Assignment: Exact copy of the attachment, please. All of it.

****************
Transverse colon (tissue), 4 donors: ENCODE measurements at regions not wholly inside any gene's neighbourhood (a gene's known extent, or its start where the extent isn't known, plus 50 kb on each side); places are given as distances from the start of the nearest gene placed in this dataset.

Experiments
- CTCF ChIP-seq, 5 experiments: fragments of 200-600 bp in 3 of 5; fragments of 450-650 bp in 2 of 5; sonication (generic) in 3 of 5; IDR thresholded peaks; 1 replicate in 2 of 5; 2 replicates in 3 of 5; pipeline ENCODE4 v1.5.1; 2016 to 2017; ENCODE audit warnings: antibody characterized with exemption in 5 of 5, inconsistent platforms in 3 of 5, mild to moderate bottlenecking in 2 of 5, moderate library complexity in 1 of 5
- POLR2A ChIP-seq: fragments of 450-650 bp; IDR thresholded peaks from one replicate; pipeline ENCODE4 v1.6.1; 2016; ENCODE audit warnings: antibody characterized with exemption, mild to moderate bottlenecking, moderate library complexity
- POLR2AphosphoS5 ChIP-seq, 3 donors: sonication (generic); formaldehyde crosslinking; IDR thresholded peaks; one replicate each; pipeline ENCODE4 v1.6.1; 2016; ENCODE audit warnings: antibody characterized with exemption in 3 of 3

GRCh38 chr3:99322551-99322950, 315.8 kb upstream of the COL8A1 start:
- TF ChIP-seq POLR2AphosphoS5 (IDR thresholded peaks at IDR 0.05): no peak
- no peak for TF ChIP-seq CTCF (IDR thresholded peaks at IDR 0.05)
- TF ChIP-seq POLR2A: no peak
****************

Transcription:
Transverse colon (tissue), 4 donors: ENCODE measurements at regions not wholly inside any gene's neighbourhood (a gene's known extent, or its start where the extent isn't known, plus 50 kb on each side); places are given as distances from the start of the nearest gene placed in this dataset.

Experiments
- CTCF ChIP-seq, 5 experiments: fragments of 200-600 bp in 3 of 5; fragments of 450-650 bp in 2 of 5; sonication (generic) in 3 of 5; IDR thresholded peaks; 1 replicate in 2 of 5; 2 replicates in 3 of 5; pipeline ENCODE4 v1.5.1; 2016 to 2017; ENCODE audit warnings: antibody characterized with exemption in 5 of 5, inconsistent platforms in 3 of 5, mild to moderate bottlenecking in 2 of 5, moderate library complexity in 1 of 5
- POLR2A ChIP-seq: fragments of 450-650 bp; IDR thresholded peaks from one replicate; pipeline ENCODE4 v1.6.1; 2016; ENCODE audit warnings: antibody characterized with exemption, mild to moderate bottlenecking, moderate library complexity
- POLR2AphosphoS5 ChIP-seq, 3 donors: sonication (generic); formaldehyde crosslinking; IDR thresholded peaks; one replicate each; pipeline ENCODE4 v1.6.1; 2016; ENCODE audit warnings: antibody characterized with exemption in 3 of 3

GRCh38 chr3:99322551-99322950, 315.8 kb upstream of the COL8A1 start:
- TF ChIP-seq POLR2AphosphoS5 (IDR thresholded peaks at IDR 0.05): no peak
- no peak for TF ChIP-seq CTCF (IDR thresholded peaks at IDR 0.05)
- TF ChIP-seq POLR2A: no peak